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Saturday, July 12, 2014

Basic Biittner: Getting in touch with Our Past

Thursday, August 6, 2009

I recently undertook a three-day "educational road trip" with my brother and sister, to explore our family roots in Clayton County, Iowa. For those of you who don't know, Clayton County is located on the far eastern border of the state. The county seat is Elkader, which strangely enough is named after an Algerian emir, Abdel Kader, and the most famous landmarks are the Effigy Mounds, which I vaguely recall from my 6th grade Iowa History class. Some other Clayton County towns are McGregor, Postville and Monona.

My father's ancestral family lived in Monona County from approximately 1843 until 1869, when my great-great-grandfather Reuben, his wife Mary, and their children headed west, as part of a group that eventually settled in this part of the state. Reuben, a grain merchant, built one of the first homes in Aurelia about 10 years later That house is located at the current 404 Main Street in Aurelia, and is now owned and operated by the Aurelia Heritage Society, as the Heritage House.

We have a fairly good understanding of the family history from that point on, thanks mainly to my late father Rex, who was a good family historian and story-teller. We really didn't know much about the pre-1869, family though, and it was for that reason we headed out to Clayton County.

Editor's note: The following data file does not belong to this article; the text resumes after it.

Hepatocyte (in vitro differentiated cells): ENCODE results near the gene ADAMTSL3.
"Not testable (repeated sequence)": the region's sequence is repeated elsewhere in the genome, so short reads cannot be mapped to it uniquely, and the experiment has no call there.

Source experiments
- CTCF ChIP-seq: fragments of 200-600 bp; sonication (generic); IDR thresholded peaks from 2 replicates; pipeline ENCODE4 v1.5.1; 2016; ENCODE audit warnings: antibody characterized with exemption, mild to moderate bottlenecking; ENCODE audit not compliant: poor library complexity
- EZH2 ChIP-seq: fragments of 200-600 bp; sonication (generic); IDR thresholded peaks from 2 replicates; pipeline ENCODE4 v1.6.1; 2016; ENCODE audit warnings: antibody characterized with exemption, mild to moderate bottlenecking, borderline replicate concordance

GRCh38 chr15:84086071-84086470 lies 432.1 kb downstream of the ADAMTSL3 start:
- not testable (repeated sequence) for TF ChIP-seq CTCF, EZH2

While in the county, we found the grave-sites of a few relatives, and also the land records of property they owned. We did not find the actual headstones of Reuben's parents, John and Lanissa, though records we found at the Monona library indicate that earlier "walkthroughs" of the cemetery done by the W.P.A. showed their presence in the Monona City Cemetery. Our best guess is that their headstones have since disappeared, and we may place some kind of marker there in the future if we are able to establish their exact location.

The purpose of this column, though, is not to re-hash my family history, but rather to encourage all of you to find out more about your family roots. It can be fascinating, and it just may tell you something about "where you came from." I would encourage everyone to do so - and you don't have to wait until you're in your 50s or 60s to do so.

We would like to trace our family further back. Rueben was born in Ontario, Canada, but we have read that many records there were destroyed by a fire years ago. Nevertheless, my brother Doug, who along with my son Aaron has been the spark-plug in re-igniting my interest in the family history, has another road trip in the back of his mind, when he finishes up with his current up-dating. Seems he'd like to travel to Toronto ...

I checked. My passport doesn't expire until 2012.

Dan Whitney
Basic Biittner